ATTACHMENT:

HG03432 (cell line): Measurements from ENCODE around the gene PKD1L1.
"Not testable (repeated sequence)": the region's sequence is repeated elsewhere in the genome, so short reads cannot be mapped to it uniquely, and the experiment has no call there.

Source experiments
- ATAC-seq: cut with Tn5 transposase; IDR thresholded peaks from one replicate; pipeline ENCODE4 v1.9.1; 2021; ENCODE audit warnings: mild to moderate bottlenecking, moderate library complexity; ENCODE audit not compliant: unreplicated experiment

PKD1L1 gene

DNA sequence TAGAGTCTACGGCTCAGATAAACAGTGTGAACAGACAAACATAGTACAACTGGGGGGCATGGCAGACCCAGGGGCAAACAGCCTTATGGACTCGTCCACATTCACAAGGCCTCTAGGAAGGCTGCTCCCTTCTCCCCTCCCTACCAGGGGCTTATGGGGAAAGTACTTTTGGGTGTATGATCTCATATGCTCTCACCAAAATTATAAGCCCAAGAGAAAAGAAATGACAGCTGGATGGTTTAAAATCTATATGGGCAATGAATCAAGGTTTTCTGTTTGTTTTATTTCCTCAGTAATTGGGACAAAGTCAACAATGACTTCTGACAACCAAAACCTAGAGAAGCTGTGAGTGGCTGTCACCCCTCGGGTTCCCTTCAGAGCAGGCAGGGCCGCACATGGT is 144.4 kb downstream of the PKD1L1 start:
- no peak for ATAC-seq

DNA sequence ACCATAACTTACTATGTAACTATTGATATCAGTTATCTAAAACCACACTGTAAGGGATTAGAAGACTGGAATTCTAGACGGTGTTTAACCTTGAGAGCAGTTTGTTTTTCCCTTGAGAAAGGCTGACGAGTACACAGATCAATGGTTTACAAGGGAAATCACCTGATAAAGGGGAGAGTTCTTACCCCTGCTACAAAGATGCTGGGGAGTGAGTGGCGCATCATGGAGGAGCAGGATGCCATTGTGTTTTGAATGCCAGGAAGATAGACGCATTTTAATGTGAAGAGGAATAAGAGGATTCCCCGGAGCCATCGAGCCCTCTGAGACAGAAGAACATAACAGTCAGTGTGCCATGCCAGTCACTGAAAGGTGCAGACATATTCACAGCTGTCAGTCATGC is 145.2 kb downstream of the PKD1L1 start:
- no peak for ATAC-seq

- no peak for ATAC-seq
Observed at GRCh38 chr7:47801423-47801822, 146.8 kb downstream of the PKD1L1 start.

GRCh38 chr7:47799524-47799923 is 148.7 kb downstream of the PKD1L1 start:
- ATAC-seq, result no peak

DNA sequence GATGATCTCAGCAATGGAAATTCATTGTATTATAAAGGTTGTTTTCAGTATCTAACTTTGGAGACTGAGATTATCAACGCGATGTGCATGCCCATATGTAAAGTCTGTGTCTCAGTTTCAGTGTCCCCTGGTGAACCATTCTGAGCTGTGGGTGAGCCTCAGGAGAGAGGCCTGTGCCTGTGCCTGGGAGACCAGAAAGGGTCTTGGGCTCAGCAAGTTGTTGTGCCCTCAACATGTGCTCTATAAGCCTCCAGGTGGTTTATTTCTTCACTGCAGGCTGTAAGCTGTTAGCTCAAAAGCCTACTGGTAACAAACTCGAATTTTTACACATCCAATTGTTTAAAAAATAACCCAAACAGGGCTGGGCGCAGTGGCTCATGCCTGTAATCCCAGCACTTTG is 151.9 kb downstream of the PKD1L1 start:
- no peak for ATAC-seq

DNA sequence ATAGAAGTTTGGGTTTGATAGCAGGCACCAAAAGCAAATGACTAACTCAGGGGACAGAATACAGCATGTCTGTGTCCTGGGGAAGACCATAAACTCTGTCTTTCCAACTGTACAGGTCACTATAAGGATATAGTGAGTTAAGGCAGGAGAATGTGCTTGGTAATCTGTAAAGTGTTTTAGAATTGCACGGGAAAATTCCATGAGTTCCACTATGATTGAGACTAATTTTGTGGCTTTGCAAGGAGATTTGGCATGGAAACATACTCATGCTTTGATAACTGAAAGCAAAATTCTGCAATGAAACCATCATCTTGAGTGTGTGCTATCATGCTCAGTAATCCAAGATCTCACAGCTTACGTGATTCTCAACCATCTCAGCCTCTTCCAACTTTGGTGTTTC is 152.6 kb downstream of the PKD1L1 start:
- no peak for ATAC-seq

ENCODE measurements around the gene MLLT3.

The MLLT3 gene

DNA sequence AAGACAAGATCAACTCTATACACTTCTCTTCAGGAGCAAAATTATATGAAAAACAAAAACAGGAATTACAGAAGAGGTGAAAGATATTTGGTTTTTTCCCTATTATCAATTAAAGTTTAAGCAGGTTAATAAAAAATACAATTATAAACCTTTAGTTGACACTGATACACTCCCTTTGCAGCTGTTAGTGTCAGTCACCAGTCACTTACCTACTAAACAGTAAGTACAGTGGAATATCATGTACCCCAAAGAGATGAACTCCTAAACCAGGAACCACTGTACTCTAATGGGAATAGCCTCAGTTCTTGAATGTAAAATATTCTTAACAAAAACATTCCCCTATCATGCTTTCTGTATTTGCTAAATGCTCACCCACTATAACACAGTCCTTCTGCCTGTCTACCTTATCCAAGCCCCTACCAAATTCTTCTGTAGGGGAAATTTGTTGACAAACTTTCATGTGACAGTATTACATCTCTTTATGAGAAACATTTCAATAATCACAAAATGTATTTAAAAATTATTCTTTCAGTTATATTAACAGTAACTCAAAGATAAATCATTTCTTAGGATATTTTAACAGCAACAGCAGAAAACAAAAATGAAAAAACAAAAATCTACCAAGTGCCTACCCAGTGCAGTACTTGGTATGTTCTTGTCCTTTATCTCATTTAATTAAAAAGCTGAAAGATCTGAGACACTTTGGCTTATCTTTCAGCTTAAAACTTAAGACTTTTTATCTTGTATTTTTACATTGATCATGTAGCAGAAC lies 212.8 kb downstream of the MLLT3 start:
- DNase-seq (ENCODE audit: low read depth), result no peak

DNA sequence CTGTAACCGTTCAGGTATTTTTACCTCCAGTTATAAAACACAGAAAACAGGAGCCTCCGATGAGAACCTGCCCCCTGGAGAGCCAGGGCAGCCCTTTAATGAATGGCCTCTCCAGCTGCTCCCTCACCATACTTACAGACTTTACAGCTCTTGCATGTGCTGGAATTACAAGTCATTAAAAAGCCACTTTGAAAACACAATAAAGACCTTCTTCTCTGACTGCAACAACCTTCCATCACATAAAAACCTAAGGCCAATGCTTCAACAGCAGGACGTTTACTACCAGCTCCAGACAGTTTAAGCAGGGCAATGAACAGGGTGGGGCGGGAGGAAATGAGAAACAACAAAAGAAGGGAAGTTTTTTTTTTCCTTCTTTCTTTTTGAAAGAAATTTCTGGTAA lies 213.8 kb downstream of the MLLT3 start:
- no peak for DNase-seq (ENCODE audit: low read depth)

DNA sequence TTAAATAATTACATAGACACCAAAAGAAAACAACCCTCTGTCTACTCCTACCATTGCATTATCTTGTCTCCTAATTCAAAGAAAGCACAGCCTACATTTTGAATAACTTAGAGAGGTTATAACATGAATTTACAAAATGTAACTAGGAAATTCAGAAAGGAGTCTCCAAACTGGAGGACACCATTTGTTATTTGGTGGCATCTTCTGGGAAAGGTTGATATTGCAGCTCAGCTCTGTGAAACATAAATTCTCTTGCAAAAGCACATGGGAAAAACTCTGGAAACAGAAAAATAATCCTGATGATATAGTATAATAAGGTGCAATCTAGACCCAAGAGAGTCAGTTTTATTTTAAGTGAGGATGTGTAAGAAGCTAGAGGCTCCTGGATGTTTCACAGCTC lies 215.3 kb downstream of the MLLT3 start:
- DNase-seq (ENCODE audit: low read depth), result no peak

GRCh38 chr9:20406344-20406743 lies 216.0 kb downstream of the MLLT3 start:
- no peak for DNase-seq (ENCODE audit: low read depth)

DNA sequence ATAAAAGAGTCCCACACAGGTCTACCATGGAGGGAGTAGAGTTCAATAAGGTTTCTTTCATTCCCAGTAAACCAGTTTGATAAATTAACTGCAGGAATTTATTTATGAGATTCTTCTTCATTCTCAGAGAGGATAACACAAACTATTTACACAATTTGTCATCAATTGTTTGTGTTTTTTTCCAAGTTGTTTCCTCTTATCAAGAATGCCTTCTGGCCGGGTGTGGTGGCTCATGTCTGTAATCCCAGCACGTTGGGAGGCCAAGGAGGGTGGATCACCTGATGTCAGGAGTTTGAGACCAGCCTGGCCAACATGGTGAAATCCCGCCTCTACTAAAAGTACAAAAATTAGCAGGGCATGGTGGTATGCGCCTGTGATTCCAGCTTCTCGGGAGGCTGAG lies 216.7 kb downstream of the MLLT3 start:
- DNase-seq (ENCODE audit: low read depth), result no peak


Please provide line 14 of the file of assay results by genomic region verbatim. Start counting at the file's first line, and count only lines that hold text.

DNA sequence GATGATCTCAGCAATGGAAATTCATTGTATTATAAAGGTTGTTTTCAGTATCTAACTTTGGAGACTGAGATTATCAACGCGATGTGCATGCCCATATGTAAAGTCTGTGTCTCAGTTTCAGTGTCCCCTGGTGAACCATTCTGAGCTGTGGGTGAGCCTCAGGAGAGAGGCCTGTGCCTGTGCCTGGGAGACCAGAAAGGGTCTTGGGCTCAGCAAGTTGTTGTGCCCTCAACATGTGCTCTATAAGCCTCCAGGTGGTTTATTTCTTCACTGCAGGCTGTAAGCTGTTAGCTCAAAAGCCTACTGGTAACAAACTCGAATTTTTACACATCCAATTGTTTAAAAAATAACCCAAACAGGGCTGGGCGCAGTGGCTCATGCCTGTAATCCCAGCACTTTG is 151.9 kb downstream of the PKD1L1 start: